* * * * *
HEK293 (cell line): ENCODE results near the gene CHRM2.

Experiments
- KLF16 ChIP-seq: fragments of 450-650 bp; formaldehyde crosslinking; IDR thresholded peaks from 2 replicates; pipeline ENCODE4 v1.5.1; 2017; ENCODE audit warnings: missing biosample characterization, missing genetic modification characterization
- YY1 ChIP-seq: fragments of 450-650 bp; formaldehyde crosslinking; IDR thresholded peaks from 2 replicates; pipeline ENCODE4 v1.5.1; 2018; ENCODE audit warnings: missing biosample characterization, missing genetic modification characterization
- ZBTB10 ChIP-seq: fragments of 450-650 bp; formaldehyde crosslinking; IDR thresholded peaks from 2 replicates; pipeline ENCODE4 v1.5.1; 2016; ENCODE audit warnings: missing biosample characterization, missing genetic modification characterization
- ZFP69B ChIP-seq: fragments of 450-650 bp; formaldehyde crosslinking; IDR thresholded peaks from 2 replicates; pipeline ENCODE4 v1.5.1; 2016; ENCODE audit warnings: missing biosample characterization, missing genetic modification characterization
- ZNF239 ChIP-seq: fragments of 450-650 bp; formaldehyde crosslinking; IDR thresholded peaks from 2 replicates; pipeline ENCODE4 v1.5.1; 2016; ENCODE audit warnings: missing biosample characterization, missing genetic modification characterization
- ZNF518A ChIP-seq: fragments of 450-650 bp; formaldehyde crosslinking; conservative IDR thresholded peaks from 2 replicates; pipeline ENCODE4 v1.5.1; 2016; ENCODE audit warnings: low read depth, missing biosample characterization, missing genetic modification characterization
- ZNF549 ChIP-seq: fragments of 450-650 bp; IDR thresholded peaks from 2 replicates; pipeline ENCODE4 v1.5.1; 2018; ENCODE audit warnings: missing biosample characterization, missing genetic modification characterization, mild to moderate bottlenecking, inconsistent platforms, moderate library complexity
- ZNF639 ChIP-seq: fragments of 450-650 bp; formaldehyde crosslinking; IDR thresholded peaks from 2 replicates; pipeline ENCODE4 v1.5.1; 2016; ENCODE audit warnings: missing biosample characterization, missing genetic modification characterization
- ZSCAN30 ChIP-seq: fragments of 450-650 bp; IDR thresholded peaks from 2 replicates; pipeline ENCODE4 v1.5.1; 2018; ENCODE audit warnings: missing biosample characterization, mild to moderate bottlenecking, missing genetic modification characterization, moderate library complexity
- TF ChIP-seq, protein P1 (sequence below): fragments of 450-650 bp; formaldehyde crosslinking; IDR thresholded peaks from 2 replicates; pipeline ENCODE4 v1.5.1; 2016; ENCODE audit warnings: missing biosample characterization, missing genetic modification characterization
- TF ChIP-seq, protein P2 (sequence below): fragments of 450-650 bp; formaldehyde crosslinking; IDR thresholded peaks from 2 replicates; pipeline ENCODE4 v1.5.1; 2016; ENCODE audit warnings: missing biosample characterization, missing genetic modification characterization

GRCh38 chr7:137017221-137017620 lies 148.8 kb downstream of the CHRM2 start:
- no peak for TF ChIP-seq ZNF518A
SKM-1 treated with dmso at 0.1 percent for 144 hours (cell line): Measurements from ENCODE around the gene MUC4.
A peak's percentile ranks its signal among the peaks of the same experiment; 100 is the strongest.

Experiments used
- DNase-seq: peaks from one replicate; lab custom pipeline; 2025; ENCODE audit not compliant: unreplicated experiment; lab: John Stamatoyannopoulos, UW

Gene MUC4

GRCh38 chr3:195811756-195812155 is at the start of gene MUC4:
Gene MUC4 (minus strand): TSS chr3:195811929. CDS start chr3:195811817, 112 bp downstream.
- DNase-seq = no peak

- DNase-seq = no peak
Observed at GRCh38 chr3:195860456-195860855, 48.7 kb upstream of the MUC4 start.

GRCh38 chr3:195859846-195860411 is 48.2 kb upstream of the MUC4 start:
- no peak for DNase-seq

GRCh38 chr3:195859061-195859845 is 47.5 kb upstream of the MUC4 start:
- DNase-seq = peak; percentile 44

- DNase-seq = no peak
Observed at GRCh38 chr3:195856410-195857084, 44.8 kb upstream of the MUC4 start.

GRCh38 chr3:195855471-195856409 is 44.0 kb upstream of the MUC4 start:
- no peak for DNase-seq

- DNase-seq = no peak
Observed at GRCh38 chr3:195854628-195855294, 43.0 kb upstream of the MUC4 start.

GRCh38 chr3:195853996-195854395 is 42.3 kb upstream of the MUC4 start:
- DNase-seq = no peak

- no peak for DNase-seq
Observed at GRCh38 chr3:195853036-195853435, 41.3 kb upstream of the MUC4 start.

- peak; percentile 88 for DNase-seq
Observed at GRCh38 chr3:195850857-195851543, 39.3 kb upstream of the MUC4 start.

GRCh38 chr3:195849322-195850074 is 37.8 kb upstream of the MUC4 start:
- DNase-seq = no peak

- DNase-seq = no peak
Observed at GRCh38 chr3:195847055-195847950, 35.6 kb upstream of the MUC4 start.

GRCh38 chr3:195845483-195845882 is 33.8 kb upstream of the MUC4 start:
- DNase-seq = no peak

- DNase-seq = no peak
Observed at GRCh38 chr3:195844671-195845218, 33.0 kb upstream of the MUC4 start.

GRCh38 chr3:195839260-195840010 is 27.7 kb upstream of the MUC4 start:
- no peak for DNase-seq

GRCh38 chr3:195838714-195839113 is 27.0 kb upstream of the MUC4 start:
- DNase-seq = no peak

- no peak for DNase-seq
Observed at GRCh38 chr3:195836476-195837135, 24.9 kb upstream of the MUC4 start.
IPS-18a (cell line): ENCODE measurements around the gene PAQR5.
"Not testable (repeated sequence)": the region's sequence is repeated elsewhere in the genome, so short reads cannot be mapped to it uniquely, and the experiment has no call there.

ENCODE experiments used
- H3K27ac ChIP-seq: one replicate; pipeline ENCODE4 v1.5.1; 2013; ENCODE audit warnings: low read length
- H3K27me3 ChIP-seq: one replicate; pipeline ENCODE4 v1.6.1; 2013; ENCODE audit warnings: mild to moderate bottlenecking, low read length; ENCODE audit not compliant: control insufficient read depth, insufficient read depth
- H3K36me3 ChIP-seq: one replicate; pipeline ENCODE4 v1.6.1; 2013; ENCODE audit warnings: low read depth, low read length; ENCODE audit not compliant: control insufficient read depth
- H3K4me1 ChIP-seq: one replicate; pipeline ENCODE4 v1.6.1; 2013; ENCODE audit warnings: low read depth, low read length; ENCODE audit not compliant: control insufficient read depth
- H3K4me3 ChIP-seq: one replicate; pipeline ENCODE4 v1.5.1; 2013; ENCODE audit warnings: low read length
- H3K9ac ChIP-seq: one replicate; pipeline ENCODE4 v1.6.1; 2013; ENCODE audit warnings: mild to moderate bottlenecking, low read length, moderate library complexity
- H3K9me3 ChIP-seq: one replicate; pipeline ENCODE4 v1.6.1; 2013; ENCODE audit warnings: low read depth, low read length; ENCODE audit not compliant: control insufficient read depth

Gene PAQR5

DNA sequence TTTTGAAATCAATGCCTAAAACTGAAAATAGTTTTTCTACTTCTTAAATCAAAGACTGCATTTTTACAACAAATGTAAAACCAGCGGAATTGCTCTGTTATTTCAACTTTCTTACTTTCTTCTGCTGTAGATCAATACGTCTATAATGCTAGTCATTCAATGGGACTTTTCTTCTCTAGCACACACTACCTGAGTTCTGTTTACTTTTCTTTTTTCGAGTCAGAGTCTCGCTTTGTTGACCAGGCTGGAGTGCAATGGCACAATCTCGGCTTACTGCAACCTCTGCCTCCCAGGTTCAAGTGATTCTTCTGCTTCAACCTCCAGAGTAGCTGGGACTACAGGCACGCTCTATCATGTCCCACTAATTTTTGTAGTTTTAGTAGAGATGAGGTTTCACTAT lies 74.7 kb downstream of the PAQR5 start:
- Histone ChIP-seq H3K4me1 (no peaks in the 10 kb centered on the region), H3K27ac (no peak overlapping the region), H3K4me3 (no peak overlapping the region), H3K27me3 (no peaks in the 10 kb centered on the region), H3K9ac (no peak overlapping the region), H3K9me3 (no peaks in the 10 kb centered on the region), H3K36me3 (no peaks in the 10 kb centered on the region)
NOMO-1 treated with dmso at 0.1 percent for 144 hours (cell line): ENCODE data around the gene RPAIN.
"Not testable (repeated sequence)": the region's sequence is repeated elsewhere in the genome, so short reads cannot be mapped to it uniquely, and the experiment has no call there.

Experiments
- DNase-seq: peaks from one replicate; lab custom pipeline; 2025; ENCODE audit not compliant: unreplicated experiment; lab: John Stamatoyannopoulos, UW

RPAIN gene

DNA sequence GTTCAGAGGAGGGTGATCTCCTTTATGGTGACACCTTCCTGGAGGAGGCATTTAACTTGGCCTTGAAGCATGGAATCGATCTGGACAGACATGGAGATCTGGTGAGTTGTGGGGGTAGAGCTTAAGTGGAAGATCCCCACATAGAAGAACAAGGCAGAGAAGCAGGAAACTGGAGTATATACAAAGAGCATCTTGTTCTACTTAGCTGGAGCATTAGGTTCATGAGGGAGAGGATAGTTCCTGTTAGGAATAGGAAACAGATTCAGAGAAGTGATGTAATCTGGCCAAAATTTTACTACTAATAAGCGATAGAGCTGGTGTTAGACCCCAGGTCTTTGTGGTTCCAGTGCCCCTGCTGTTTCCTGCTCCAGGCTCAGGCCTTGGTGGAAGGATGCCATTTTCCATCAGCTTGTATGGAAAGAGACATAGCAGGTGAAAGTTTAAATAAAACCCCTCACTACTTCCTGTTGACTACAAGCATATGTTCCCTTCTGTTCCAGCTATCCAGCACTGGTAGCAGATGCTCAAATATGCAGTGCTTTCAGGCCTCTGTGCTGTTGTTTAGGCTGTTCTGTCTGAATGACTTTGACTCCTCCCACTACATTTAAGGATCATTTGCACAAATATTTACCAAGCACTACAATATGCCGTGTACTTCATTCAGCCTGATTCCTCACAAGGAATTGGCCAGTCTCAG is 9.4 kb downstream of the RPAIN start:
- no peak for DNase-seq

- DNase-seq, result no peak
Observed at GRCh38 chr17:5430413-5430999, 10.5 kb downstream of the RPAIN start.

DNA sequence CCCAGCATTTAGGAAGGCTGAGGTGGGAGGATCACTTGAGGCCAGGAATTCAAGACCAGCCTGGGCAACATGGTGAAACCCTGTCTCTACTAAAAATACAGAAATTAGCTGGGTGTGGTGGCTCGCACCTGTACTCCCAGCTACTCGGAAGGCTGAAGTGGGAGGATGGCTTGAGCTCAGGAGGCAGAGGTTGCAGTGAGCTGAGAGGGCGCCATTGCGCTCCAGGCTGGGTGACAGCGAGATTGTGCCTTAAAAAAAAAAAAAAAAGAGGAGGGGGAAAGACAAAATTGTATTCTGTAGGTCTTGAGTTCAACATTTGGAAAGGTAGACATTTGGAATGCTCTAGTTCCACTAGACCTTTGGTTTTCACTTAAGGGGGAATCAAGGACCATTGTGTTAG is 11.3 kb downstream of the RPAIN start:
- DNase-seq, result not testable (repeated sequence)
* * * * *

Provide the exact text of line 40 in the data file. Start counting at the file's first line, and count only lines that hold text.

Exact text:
- peak; percentile 88 for DNase-seq